Jack White’s MSG outing proves a success

By Carter G. Shelter

Via the New York Times

 

The first fans were in line around 6 a.m. At 6:30 p.m., Madison Square Garden finally opened up its doors for the sold-out show, and Jack White’s loyal army of fans began filling this legendary venue.

The evening kicked off when rap duo Run the Jewels took the stage. Early in their set, they informed the crowd that they planned to “burn Madison Square Garden to the f*cking ground,” and proceeded to do just that. The highlight of the set was an appearance by Rage Against the Machine’s Zach de la Rocha during “Close Your Eyes (And Count To F***).”

Following Run the Jewels’ set, curtains were pulled around the stage and the crew began preparing for Jack’s set. Soon enough the band started a noisy, cacophonous jam as the crowd cheered wildly and the curtains were drawn away. White flung himself across the stage, launching into the White Stripes hit “Dead Leaves and the Dirty Ground.” The crowd sang along so ferociously, they nearly drowned out his vocals. This jolt of energy was followed up by the fiery instrumental “High Ball Stepper” and rap rocker “Lazaretto,” both off of last year’s Grammy-nominated “Lazaretto.”

An incredible medley of the early Stripes tune “Cannon” and the Raconteurs’s “Broken Boy Soldier” melded Zeppelin-esque heaviness with White’s twisted Americana to create something dark and eerily entrancing, and the amped-up and extended rendition of “Top Yourself” gave Jack room to introduce his fantastic band. He closed the first half of the show with “Ball and Biscuit,” a White Stripes number that, live, became a springboard for White to show off his impressive guitar skills with multiple solos over the song’s basic blues frame.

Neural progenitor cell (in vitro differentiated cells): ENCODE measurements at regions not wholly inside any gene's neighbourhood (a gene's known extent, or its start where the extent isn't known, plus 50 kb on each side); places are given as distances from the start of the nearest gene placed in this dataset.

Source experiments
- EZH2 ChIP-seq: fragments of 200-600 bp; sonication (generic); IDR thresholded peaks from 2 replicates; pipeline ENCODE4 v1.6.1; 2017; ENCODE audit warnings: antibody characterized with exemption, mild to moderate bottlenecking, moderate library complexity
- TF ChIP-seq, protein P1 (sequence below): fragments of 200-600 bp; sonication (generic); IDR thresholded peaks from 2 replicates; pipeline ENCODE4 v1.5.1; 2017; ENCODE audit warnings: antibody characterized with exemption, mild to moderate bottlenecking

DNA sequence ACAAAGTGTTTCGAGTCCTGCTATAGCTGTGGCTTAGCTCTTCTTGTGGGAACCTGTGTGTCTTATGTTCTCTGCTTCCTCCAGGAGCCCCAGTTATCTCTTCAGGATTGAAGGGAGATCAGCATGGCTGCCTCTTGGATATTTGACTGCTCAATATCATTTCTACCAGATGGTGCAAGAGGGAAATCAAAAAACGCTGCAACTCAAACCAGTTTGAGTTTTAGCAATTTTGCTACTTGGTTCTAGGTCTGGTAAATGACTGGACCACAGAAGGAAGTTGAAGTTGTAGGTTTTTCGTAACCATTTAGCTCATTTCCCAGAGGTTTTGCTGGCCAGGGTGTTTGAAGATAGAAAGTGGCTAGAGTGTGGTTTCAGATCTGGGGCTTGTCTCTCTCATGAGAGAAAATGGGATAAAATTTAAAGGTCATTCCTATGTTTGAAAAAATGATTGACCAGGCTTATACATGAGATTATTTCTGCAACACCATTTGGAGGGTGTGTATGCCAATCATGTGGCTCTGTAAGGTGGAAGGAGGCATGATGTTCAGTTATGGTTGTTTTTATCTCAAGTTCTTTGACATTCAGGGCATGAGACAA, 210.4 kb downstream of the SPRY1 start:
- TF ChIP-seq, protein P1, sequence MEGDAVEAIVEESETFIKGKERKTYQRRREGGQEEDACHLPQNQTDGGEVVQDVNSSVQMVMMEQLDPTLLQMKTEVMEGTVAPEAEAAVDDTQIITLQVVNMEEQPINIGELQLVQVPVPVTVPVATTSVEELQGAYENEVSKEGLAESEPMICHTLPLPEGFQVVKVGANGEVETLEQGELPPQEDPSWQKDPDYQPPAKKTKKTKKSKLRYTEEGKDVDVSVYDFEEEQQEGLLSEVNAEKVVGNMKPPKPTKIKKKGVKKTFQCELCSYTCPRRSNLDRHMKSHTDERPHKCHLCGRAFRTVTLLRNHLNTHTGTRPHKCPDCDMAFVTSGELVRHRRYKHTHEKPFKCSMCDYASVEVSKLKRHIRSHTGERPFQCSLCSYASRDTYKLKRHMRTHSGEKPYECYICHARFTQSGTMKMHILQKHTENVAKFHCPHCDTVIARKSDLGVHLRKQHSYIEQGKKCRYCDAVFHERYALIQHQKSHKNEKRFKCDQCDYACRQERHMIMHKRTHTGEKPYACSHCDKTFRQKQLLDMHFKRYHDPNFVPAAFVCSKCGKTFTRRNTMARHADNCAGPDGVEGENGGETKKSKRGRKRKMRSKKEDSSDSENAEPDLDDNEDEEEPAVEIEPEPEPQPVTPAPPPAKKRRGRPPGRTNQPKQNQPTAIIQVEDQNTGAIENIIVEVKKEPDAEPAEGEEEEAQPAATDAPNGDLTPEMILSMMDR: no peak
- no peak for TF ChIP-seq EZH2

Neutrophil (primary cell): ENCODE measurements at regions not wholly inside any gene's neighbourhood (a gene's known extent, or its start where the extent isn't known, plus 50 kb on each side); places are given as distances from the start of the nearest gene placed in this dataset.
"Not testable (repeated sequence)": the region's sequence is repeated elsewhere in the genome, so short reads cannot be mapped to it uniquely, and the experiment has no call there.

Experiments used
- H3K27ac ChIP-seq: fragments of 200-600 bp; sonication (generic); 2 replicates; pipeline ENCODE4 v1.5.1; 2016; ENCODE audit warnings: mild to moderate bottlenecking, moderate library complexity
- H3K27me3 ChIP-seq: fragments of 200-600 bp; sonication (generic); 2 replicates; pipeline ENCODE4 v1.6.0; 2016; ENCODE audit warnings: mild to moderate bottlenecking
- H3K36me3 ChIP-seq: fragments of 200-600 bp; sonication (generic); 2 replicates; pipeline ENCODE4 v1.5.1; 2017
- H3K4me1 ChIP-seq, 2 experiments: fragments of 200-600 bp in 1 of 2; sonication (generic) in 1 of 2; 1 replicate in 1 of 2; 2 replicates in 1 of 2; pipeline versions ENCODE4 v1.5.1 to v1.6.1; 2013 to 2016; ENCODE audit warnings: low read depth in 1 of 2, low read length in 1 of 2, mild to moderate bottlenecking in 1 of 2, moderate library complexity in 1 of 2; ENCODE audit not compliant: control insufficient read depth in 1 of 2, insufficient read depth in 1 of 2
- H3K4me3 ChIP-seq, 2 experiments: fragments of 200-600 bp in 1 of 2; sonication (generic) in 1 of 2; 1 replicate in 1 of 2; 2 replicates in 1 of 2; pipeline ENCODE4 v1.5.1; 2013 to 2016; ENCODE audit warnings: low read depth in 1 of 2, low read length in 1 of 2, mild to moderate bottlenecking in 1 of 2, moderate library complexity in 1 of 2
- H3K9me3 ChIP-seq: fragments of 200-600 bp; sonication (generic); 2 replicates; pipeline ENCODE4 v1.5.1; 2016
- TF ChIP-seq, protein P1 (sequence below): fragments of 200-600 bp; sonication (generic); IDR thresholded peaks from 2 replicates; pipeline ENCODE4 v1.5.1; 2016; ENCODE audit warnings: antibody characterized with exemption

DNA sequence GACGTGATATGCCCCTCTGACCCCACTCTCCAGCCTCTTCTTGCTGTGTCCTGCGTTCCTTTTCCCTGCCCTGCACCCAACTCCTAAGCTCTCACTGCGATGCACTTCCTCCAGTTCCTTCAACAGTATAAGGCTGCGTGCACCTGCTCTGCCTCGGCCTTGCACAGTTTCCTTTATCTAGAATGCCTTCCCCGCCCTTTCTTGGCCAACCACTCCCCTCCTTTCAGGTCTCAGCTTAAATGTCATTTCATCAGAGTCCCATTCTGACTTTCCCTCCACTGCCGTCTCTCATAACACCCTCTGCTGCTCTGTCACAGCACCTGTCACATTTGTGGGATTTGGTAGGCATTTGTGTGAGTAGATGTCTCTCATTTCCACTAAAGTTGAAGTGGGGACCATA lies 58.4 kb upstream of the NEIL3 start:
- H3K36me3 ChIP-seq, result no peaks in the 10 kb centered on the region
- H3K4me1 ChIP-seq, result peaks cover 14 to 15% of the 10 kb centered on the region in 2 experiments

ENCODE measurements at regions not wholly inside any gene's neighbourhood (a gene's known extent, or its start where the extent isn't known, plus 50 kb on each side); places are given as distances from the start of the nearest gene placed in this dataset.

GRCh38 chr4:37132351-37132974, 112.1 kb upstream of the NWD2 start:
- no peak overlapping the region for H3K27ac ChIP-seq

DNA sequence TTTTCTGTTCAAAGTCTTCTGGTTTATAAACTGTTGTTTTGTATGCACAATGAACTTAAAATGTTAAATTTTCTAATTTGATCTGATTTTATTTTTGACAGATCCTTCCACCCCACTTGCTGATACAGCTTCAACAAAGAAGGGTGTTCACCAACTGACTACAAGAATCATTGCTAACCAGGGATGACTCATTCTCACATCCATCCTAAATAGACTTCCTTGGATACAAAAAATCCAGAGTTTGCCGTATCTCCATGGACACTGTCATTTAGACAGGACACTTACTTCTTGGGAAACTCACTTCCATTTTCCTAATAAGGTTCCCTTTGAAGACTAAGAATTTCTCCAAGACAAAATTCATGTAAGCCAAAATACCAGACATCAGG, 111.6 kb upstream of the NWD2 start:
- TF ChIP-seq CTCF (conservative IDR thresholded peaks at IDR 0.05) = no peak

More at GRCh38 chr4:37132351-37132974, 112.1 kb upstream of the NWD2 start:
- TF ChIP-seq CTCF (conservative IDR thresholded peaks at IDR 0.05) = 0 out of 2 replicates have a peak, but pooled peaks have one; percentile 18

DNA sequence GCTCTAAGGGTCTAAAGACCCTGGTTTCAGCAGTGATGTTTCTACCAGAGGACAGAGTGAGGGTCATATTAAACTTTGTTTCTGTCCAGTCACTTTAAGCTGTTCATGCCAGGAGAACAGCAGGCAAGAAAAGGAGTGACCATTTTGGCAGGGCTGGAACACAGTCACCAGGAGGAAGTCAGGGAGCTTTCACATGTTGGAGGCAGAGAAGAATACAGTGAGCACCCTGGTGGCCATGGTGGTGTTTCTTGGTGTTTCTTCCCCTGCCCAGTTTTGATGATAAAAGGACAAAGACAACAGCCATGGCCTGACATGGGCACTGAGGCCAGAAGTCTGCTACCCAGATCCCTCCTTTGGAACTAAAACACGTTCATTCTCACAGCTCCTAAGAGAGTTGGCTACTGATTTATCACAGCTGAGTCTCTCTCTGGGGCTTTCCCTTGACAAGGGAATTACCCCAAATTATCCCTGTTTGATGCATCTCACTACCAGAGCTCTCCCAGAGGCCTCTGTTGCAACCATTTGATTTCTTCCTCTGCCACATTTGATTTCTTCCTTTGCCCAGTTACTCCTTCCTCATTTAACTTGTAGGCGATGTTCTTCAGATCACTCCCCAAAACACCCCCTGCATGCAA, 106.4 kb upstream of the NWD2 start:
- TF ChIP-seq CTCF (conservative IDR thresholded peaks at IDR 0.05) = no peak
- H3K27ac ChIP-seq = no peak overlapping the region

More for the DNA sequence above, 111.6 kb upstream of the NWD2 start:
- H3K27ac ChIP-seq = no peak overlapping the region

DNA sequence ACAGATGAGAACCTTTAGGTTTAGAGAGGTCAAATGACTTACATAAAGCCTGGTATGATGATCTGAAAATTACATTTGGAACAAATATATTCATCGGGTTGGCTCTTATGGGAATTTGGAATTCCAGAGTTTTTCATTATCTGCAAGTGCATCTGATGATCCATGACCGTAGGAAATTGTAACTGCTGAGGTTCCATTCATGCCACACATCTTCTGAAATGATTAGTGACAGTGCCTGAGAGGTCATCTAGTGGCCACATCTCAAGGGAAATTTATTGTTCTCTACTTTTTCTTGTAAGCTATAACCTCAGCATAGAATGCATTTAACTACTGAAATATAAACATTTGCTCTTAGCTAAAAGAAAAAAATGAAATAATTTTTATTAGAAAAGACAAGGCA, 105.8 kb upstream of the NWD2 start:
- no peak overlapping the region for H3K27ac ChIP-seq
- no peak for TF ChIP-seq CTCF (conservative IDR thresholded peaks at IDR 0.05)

The band launched set two with another thunderous intro, sliding into “That Black Bat Licorice,” during which White brought out hip hop artist Q-Tip. The pair then busted out a guitar-infused cover of the A Tribe Called Quest’s “Excursions.” A genius pairing of “Sixteen Saltines” into the White Stripes’s “Astro” showed off Jack’s punk side, while “Steady, As She Goes” had him asking for the audience’s help singing the final chorus.

Jack brought the show to a climax by unleashing the monster riff of “Seven Nation Army.” Midway through the song, he laid his guitar down, climbed over the barrier into the audience, and was raised up by a crowd eager to worship rock and roll’s current Messiah. Jack praised the audience as his loudest New York crowd to date, and bid them good night with his now signature sign-off, “You’ve been incredible and I’ve been Jack White.”

There are some who are tired of seeing the name Jack White in music headlines, but there is a reason he is receiving as much acclaim as he is. When the audience is with him, something he repeatedly asks of them, they will be both witness and participant in something truly unique. During Friday night’s concert at The Garden, this statement could not ring more true.

Carter G. Shelter is a contributing writer. Email him at music@nyunews.com

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